Ferdinand Hodler: Stockhorn chain with Lake Thun

The Wilhelm Perlhöfter collection attracted “often enough visits from museum directors and art dealers”. [41]

Wilhelm Perhöfter's wholesale business in colonial goods ( Hummerei No. 28) was Aryanized on April 2, 1938 [42] and Wilhelm was brought to Buchenwald concentration camp immediately after the November pogrom in 1938 .

As part of the dissolution of the household, the family approached Professor Hertel (head of the Kunstkammer for Silesia) and hoped to obtain an export permit for the art collection. Helene Perlhöfter reported that “Professor Hertel himself [was] a glass specialist and [knew] our collection very well. He demanded that the museum directors should first be given the opportunity to choose suitable pieces from the collection. The museum directors also came to us and selected a number of pieces that were of interest to them. For all the rest we received [...] a certificate stating that it was not of interest for German cultural purposes ”. [41]

The Perlhöfters was expatriated on July 16, 1941 and their assets fell to the Reich. The family's lifts were confiscated by the Bremen Gestapo and some of the removal goods and the art collection were auctioned. The auction proceeds of 9,421.92 Reichsmarks were later transferred from the Bremen-Ost finance office to the Breslau Oberfinanzkasse.

Remaining of the art collections and restitution to the heirs in the post-war period (from 1945)

Today's National Museum in Wroclaw ( Polish: Muzeum Narodowe we Wrocławiu ) has hardly any evidence that reminds of the donations and the "Jewish patronage of the interwar period" [43] . [44]

The Wroclaw art collections were brought to the National Museum in Warsaw in the post-war period. Much of the donations to the Wroclaw Museum of Fine Arts from the interwar period are now in the National Museum in Warsaw. For example, 10 drawings [45] and 105 prints from the donation of Carl Sachs [46] or the painting by Carl Schuch, which Silberberg dedicated to the museum in 1920 and which was forcibly transferred in 1939. Works that Müller Hofstede took over from the expropriated residual collections of Kaim, Sachs, Silberberg and Schmoschewer are stored in the depots of the Warsaw Museum.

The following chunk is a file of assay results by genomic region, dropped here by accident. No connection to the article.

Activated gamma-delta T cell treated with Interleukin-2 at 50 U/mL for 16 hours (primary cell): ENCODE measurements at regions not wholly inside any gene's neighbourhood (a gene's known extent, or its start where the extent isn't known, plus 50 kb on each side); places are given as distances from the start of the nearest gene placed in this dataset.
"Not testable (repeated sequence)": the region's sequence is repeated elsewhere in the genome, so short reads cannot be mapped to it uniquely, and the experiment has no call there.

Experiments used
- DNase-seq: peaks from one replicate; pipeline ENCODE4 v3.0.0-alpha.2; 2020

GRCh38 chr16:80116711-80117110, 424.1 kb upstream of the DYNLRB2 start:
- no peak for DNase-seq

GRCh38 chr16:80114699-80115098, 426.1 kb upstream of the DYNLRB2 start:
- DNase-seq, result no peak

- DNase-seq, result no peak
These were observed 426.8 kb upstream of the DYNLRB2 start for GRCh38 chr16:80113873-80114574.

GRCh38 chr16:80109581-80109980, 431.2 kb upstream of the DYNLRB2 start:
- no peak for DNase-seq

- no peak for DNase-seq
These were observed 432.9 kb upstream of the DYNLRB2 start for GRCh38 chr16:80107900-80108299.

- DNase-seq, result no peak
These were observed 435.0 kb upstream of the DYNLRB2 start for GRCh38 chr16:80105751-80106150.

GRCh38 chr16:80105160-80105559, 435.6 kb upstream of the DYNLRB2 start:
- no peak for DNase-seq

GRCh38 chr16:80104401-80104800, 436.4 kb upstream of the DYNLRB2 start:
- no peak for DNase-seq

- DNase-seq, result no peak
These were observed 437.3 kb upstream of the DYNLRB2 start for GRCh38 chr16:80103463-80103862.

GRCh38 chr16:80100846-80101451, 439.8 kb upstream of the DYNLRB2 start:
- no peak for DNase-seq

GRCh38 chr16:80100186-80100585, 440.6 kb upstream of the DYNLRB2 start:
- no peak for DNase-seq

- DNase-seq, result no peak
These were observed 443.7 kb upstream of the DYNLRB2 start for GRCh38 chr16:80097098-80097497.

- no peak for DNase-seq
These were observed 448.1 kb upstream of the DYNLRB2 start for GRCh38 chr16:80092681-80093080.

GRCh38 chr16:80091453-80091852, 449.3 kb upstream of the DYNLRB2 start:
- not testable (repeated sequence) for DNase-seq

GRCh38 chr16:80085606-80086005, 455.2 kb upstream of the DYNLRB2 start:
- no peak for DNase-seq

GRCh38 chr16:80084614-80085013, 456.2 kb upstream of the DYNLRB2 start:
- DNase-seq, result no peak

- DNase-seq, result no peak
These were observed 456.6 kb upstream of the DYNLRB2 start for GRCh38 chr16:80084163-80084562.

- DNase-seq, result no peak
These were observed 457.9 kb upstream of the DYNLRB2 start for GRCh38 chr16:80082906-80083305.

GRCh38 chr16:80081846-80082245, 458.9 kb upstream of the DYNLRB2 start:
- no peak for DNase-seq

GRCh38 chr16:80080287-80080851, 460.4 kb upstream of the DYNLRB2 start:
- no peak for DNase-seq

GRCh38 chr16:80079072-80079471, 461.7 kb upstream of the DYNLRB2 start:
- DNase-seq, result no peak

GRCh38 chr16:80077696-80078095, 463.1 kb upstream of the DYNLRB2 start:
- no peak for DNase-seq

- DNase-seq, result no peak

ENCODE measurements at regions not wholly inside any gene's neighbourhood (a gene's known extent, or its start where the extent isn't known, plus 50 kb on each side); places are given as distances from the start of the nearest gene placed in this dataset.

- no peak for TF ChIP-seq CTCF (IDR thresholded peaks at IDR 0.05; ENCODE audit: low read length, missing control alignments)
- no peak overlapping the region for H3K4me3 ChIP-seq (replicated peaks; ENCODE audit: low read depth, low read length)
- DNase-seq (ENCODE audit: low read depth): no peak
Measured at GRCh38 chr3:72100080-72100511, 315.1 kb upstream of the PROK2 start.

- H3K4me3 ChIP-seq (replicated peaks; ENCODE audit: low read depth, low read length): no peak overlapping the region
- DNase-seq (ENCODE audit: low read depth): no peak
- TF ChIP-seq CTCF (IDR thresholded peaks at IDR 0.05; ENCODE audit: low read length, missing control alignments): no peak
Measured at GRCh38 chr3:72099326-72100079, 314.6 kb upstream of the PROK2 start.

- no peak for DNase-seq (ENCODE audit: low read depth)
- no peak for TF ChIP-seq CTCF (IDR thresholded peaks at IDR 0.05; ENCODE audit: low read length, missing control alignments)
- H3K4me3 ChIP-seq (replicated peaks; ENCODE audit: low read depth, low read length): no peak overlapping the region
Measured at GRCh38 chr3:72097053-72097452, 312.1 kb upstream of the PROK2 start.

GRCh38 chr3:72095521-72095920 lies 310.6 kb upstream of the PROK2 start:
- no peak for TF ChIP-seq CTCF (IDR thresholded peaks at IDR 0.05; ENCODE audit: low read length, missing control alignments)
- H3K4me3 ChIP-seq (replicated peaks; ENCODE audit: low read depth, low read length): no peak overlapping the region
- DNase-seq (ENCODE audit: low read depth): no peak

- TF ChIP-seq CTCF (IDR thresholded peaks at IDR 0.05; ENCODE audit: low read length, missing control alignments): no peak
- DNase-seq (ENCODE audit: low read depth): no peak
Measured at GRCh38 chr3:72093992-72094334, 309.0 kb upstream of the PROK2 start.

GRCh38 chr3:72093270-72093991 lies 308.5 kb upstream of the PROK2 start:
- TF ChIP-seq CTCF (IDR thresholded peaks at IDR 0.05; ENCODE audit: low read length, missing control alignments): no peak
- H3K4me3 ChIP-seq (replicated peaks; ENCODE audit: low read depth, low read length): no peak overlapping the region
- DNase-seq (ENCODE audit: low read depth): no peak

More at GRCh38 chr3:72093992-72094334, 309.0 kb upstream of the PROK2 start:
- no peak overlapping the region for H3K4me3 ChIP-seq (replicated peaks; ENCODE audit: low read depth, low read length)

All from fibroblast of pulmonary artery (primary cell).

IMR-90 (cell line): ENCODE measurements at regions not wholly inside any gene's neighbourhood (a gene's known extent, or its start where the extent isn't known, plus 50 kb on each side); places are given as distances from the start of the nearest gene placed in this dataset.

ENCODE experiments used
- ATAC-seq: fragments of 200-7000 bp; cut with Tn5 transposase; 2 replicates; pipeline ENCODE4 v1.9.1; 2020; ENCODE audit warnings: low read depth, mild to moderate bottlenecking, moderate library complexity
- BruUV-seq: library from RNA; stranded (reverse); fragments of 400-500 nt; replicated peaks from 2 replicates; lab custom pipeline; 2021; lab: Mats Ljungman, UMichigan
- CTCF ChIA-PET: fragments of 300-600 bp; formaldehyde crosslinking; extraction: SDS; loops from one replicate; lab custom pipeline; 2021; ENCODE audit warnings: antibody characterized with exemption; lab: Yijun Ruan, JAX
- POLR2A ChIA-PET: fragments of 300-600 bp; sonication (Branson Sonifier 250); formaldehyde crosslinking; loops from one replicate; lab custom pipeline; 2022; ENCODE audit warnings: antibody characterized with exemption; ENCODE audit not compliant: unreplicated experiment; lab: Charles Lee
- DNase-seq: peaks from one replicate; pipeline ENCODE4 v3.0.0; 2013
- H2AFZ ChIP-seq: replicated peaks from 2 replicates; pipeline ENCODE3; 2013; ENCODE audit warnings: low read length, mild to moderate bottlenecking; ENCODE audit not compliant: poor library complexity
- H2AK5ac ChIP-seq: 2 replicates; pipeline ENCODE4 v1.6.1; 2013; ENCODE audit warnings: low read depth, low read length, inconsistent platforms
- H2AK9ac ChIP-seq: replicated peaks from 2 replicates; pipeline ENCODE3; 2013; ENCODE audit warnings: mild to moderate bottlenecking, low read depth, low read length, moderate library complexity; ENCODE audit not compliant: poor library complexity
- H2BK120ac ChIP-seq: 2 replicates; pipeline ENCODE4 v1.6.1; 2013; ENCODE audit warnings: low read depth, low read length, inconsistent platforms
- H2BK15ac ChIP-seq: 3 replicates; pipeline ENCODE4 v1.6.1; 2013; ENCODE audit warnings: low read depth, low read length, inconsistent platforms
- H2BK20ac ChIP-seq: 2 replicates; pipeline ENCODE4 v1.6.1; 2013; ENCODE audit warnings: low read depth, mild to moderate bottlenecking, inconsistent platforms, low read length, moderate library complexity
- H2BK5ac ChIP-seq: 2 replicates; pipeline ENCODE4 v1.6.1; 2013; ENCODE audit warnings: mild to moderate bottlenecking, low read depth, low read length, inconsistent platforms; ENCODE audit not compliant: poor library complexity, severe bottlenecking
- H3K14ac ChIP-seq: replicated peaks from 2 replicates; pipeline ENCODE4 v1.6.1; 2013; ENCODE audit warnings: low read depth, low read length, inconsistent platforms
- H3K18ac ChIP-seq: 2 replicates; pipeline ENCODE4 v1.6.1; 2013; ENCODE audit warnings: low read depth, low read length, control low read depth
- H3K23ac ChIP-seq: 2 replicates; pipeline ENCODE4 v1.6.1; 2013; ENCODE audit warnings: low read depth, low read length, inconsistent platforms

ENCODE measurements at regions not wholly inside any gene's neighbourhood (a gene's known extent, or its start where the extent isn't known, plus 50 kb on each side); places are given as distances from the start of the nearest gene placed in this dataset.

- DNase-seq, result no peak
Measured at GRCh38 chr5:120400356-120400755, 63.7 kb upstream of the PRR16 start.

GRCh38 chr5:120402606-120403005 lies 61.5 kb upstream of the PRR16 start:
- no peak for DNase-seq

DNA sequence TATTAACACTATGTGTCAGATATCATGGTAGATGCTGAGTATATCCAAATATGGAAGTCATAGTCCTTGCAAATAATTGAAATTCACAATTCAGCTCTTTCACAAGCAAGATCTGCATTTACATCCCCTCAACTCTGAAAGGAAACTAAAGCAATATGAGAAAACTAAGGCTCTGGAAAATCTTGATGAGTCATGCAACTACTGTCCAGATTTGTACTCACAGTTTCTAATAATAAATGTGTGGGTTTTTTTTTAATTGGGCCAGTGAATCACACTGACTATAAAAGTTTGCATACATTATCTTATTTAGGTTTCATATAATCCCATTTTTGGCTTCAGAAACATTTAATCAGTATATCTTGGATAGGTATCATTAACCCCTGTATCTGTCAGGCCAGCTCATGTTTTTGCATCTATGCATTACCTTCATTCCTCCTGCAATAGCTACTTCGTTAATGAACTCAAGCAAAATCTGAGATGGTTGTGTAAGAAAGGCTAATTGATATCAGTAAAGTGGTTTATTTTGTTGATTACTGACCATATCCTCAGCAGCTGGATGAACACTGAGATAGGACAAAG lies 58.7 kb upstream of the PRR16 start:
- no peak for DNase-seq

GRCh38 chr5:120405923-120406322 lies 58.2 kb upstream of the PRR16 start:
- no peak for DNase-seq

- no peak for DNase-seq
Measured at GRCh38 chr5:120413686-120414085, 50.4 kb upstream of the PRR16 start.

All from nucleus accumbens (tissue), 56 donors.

In countless museums and private collections in Germany, Austria, Switzerland, Israel and the USA, works have been found that formerly belonged to "Jewish Breslau collectors" [47] and had been taken away from them.

“But all this knowledge allows only a weak idea of ​​the abundance and quality that made up the high rank of the Wroclaw collections. [48] "

Individual works from the Sachs, Silberberg, Smoschever and Littmann collections have been restituted. The municipal collections in Görlitz restituted seven works of art to the heirs of the previous owners Sachs, Smoschewer and Ollendorff ( woman with lilies in the greenhouse) back. Also three objects that had belonged to Max Pinkus. The other paintings, sculptures and works of the visual arts, verifiably from Jewish possession, had not returned from their relocations, which had meanwhile become Polish, in the post-war period. They were taken to other collection points by the Polish authorities together with the rest of the goods - 80% of the Görlitz collection had been moved from. The most important Jewish art objects in Wroclaw ended up in state museums in Warsaw, Cracow and others. Other paintings later appeared in the art trade and changed hands. In the 1990s, for example, the painting from the Carl Sachs collection, the female portrait created by Wilhelm Trübner in 1874, was offered in a Berlin gallery.